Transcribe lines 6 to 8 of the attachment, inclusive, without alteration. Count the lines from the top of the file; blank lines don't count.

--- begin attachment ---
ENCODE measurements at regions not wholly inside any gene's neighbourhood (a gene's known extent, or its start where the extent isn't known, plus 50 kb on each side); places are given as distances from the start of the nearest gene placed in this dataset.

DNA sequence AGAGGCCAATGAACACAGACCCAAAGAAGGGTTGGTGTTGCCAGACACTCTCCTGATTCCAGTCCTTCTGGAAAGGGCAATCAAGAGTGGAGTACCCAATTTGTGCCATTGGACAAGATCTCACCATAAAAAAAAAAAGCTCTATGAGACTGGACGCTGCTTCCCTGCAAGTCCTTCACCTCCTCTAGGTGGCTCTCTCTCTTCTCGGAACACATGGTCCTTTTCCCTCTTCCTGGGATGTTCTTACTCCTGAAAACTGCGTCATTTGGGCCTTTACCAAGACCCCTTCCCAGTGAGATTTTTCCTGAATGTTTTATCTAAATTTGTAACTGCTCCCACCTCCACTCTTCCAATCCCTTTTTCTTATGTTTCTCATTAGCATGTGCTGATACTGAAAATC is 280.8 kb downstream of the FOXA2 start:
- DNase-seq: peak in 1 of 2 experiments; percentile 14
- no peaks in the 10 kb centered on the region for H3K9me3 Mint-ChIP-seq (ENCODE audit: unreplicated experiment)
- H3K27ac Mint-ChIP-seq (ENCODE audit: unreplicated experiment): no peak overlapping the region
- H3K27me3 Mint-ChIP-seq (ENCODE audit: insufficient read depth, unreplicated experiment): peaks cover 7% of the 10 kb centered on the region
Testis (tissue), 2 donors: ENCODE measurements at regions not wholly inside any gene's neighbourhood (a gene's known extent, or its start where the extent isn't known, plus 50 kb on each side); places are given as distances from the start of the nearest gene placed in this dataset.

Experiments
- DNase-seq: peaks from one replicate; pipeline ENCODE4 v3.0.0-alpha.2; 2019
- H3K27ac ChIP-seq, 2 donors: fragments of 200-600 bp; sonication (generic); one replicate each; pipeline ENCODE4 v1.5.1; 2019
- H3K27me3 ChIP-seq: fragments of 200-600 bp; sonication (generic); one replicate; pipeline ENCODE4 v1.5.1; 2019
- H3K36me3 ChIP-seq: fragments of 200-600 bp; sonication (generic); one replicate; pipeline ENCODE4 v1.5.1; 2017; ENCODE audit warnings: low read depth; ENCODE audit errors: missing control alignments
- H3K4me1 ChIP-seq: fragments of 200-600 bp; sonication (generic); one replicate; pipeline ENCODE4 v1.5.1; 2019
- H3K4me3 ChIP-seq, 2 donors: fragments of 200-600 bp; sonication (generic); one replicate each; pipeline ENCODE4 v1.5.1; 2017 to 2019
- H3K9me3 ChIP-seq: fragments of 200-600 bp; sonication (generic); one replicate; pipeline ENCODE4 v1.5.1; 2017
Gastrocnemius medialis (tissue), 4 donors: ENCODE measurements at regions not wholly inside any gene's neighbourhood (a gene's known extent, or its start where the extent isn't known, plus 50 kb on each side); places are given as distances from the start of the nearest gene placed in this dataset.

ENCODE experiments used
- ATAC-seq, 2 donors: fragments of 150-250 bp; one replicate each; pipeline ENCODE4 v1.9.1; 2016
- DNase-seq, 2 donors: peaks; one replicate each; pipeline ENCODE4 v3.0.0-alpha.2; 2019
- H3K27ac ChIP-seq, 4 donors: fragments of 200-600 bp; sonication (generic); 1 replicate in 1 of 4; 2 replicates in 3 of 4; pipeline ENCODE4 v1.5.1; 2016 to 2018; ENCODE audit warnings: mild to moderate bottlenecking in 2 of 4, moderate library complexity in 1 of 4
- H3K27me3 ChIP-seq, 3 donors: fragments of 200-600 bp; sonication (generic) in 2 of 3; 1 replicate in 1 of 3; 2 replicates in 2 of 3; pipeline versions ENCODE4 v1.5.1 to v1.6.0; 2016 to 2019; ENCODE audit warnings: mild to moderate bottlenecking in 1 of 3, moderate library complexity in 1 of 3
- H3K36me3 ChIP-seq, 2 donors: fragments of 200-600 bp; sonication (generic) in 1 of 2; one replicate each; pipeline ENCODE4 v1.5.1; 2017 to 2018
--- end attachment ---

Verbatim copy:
- H3K27me3 Mint-ChIP-seq (ENCODE audit: insufficient read depth, unreplicated experiment): peaks cover 7% of the 10 kb centered on the region
Testis (tissue), 2 donors: ENCODE measurements at regions not wholly inside any gene's neighbourhood (a gene's known extent, or its start where the extent isn't known, plus 50 kb on each side); places are given as distances from the start of the nearest gene placed in this dataset.

Experiments